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Fun with T-shirts June 6, 2009

Filed under: sewing — stephres @ 8:16 pm
Tags: , , , , ,

I am not normally a recon kind of girl, but I love how easy t-shirt dresses come together. Also, I was disappointed in the lack of sports wear for little girls. It seems the stores have overpriced cheerleading outfits for toddler and then unisex shirts for kids. Megan needs a girl shirt to cheer her team! Plus this way I can customize it for her extra-long frame.

I usually start with the biggest men’s t-shirt I can find on sale:

Then I fold it in half, making sure I center the design. I usually cut off the sleeves at this point to make it easier to line up:

You can use a pattern, or cut up an existing shirt. I love using Carla’s raglan pattern for this project, available at youcanmakethis.com. Pin the pattern in place.

If I am making an a-line shape, I place the ruler at an angle coming away from the side and then cut with a rotary cutter. Today I am making a gathered skirt so I fold up the pattern to just below where the graphic on the t ends. Cut out and repeat for the back.

This is what I have so far:

Now I cut off the sleeves if I haven’t already:

Now I have the sleeve from the raglan pattern but I am going to shorten it up because I am going to used the hem from the existing sleeve and I like the look of the cap sleeve with these little dresses. Just make sure you mark where you lining it up so it’s even on both sides!

Here is the sleeve cut out:

 

Here are all four pieces ready to go:

 

Sew them together. I usually pin because those edges like to curl! Serge or zig zag stitch the edges. I topstitch for a neat look.

 

This is what it looks like all sewed together.

 

I have experiemented with different sleeve options and I really like elastic in the sleeves. The hem on the existing shirt makes a perfect casing for 1/4 inch elastic. I just measured Megan’s arm loosely for the length of elastic. Insert it in and tack at both sides.

 

Here is what I have so far:

 

Sew the sides, starting with the edge of the sleeves. If the bottom doesn’t perfectly line up I just trim it so it’s even. I make a rectangle out of the remaining t-shirt and run a long gathering stitch around. Then I pin the rectangle to the bodice, pick at the gathering stitches and sew into place.

 

Sew in the collar, this is the most stressful part for me. Just take it slow and be careful and you’ll be fine:

 

You make have noticed I used the existing hem whenever possible. It takes some practice to sew knit hems perfectly straight and I tend to cheat whenever possible. Another way to cheat is to do a lettuce hem. Set your machine on a narrow zig zag and pull the edge tight from front and back while sewing around the edge. I go around twice for a nice thick hem:

 

Here are some more examples, I hoped you enjoyed it! Megan wears these over jeans and as nightgowns too.

 

 

 

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A Quick Sweater Reconstruction March 4, 2009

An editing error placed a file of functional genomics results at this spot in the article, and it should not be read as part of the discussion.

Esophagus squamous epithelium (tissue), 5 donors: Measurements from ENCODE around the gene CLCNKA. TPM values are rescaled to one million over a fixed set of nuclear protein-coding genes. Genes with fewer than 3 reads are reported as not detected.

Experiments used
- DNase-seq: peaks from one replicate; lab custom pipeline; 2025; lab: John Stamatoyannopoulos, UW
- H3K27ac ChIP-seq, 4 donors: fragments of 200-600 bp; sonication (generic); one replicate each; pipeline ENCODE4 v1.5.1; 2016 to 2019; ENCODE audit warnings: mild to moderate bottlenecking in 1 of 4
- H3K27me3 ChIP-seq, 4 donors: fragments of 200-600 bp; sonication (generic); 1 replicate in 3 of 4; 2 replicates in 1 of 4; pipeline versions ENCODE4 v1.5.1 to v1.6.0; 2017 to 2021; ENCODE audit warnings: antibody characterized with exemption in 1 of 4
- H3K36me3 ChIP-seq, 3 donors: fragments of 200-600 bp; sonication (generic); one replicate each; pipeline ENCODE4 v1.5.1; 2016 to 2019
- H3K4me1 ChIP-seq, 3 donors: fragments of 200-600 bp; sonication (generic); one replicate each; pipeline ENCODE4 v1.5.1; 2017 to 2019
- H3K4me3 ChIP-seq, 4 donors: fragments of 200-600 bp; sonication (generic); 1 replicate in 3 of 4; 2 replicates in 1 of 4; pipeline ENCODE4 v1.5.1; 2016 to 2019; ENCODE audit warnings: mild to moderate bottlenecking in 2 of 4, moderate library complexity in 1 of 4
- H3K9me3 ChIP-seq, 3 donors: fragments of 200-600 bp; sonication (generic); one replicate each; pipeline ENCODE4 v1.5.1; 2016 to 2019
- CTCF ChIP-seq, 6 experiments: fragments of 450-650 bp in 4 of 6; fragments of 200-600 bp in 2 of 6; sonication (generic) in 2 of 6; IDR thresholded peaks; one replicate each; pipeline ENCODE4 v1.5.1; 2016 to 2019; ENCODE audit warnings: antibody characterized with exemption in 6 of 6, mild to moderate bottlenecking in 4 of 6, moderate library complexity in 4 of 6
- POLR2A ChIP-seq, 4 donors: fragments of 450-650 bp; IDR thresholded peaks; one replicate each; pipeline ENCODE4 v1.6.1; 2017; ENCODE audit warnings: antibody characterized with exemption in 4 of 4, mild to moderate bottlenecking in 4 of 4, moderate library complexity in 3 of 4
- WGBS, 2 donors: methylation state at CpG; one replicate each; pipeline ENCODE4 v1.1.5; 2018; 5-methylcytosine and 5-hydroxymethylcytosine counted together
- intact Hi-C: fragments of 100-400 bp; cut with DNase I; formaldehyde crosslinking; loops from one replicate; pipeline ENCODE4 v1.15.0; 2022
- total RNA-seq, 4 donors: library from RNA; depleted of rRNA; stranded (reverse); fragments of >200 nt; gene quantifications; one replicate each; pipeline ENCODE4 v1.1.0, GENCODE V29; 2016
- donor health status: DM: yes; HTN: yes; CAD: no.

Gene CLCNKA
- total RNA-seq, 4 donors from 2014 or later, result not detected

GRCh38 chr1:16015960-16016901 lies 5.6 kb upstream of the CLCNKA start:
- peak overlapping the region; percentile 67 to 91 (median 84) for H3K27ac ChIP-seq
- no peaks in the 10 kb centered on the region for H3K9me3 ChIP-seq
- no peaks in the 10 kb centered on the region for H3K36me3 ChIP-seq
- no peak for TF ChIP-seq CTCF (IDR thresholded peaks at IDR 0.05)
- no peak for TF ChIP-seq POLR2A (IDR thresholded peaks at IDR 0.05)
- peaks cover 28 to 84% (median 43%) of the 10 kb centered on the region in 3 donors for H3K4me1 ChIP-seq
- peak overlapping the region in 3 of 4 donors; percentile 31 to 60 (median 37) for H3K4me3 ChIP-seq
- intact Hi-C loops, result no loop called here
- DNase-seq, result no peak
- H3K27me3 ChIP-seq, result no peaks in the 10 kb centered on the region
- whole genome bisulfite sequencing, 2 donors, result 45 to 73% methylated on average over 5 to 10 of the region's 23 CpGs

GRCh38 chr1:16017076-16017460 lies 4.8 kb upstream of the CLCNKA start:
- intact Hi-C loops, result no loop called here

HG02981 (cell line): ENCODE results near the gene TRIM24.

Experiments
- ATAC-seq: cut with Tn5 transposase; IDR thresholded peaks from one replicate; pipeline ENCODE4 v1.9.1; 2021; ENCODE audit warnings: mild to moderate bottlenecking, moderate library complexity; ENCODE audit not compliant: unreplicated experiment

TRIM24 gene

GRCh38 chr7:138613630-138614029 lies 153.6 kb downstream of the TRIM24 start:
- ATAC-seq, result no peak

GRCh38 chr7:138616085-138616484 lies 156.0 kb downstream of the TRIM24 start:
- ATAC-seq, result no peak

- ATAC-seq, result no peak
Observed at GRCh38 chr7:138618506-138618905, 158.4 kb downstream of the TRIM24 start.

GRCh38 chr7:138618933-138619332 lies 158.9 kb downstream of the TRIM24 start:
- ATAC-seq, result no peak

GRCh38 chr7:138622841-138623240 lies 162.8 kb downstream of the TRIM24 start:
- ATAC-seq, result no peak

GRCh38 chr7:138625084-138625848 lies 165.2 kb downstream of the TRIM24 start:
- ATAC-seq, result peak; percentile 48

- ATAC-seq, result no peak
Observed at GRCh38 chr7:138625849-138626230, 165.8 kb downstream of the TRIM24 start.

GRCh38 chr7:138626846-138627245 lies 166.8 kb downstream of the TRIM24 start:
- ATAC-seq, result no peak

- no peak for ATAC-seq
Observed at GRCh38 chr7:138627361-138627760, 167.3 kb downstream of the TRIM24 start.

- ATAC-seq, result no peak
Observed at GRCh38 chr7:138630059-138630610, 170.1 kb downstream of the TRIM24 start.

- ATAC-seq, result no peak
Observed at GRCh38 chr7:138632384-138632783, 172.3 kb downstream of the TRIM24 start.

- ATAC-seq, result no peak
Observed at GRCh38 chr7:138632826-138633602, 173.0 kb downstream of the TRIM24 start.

Filed under: sewing — stephres @ 8:51 pm
Tags: , , , , ,

I can’t believe this is a year old! I attempted my first reconstruction last year and wrote a little tutorial about it. It was a little hard to find because apparently Teresa did not find it helpful enough to bookmark (insert snooty here), but I thought I would share it anyway. I cannot just envision what I want to do and start cutting and sewing to make it happen, so this worked perfectly for me because it was half pattern/half winging it. Also, if you are prone to shrinking your sweaters, it is a great way to get use out of them (providing you have a smaller person to wear them).

So I took a sweater that was too short for me and a t-shirt pattern:

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I laid the pattern on top of the sweater and trimmed the sides. I left it long because Megan is cursed, er I mean blessed with a long-waist like me and extra length is always appreciated. Also, I didn’t have to worry about hemming the bottom of the sweater. This will give you a tunic sized top or a dress if your little one is very little.

I sewed the sides back together (and serged). I took the sleeves and wrapped the pattern around and trimmed. You are going to want to wrap the sleeve pattern around the sleeve as best you can and pin and then cut. You can make them longish or shortish, whichever you prefer. I left them longish for my monkey-armed kid.

And then I sewed the sleeves back on. Be careful to match the seams and don’t pull too much or it will be bunchy. I serged the seam. Voila! A little girl sweater!

When you are picking a sweater, I found the slight v-neck style gives the best result and looked like it fit the kid, as opposed to being too big and gaping around the neck. I asked a friend if it looked hand-made (my fear with recons) but she assured me it looks like I bought it from Gap (yay!). And since I made it roomy and long, it still fits her this winter!